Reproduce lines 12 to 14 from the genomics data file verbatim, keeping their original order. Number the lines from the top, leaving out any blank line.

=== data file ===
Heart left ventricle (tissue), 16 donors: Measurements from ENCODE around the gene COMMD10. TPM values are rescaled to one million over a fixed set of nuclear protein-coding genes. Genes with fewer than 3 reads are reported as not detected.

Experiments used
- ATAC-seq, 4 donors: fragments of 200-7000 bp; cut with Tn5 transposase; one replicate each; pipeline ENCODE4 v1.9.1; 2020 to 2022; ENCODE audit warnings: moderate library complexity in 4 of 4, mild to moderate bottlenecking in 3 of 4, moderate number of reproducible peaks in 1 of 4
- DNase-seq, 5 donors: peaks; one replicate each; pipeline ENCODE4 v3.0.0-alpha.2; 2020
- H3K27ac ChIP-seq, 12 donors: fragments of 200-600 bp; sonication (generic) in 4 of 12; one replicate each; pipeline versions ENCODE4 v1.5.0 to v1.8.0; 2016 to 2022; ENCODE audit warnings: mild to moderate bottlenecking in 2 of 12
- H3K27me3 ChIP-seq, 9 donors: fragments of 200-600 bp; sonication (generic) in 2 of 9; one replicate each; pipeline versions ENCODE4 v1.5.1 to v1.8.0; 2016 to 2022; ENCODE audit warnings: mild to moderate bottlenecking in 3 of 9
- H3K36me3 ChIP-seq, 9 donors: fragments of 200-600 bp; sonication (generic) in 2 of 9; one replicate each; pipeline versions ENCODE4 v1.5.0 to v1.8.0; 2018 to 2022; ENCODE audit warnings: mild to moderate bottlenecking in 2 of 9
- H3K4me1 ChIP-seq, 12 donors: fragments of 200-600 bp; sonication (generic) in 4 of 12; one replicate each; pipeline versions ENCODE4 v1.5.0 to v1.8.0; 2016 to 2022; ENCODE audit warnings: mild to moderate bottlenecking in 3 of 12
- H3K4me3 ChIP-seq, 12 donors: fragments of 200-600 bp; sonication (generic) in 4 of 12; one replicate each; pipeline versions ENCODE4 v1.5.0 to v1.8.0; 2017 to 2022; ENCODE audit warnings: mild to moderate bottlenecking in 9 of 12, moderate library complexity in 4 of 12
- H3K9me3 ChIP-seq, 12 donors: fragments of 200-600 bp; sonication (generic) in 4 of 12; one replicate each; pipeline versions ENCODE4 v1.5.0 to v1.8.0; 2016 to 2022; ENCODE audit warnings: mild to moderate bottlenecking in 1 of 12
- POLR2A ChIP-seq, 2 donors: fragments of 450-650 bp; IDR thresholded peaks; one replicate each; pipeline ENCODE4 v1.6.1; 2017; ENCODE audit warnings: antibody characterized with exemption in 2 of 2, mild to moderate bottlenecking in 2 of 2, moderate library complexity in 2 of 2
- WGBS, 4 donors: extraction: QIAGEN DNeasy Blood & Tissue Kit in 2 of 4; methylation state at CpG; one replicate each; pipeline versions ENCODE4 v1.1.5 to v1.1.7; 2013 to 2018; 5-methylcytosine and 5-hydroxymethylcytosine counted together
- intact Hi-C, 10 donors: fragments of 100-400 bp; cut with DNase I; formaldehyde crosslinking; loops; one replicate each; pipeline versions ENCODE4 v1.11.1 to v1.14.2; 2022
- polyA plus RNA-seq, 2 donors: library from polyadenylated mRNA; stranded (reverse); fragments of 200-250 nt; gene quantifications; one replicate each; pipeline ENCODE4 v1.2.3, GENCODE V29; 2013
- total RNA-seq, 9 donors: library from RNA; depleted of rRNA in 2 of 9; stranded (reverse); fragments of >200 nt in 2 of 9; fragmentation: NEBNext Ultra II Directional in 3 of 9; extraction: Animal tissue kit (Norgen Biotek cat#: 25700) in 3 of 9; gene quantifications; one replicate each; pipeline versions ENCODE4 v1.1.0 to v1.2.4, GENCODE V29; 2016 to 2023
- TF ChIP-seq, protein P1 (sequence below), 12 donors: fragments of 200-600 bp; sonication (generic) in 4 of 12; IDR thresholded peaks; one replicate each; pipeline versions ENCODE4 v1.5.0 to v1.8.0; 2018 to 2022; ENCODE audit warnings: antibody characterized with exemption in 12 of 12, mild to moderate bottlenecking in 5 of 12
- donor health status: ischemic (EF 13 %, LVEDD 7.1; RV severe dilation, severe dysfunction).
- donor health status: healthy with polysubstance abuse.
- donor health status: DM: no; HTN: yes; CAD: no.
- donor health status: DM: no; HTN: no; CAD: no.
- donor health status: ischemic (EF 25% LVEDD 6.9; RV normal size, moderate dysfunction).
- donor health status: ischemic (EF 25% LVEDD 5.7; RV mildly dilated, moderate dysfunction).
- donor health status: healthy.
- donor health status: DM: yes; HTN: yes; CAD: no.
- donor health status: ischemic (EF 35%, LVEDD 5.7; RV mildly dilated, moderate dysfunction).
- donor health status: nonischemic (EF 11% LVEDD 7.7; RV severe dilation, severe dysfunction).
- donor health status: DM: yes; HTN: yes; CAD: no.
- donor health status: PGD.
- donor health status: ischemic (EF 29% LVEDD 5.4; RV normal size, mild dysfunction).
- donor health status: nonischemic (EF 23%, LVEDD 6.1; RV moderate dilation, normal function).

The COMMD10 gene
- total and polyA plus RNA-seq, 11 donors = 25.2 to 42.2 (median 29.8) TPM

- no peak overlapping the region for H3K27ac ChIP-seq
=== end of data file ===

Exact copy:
- WGBS, 4 donors: extraction: QIAGEN DNeasy Blood & Tissue Kit in 2 of 4; methylation state at CpG; one replicate each; pipeline versions ENCODE4 v1.1.5 to v1.1.7; 2013 to 2018; 5-methylcytosine and 5-hydroxymethylcytosine counted together
- intact Hi-C, 10 donors: fragments of 100-400 bp; cut with DNase I; formaldehyde crosslinking; loops; one replicate each; pipeline versions ENCODE4 v1.11.1 to v1.14.2; 2022
- polyA plus RNA-seq, 2 donors: library from polyadenylated mRNA; stranded (reverse); fragments of 200-250 nt; gene quantifications; one replicate each; pipeline ENCODE4 v1.2.3, GENCODE V29; 2013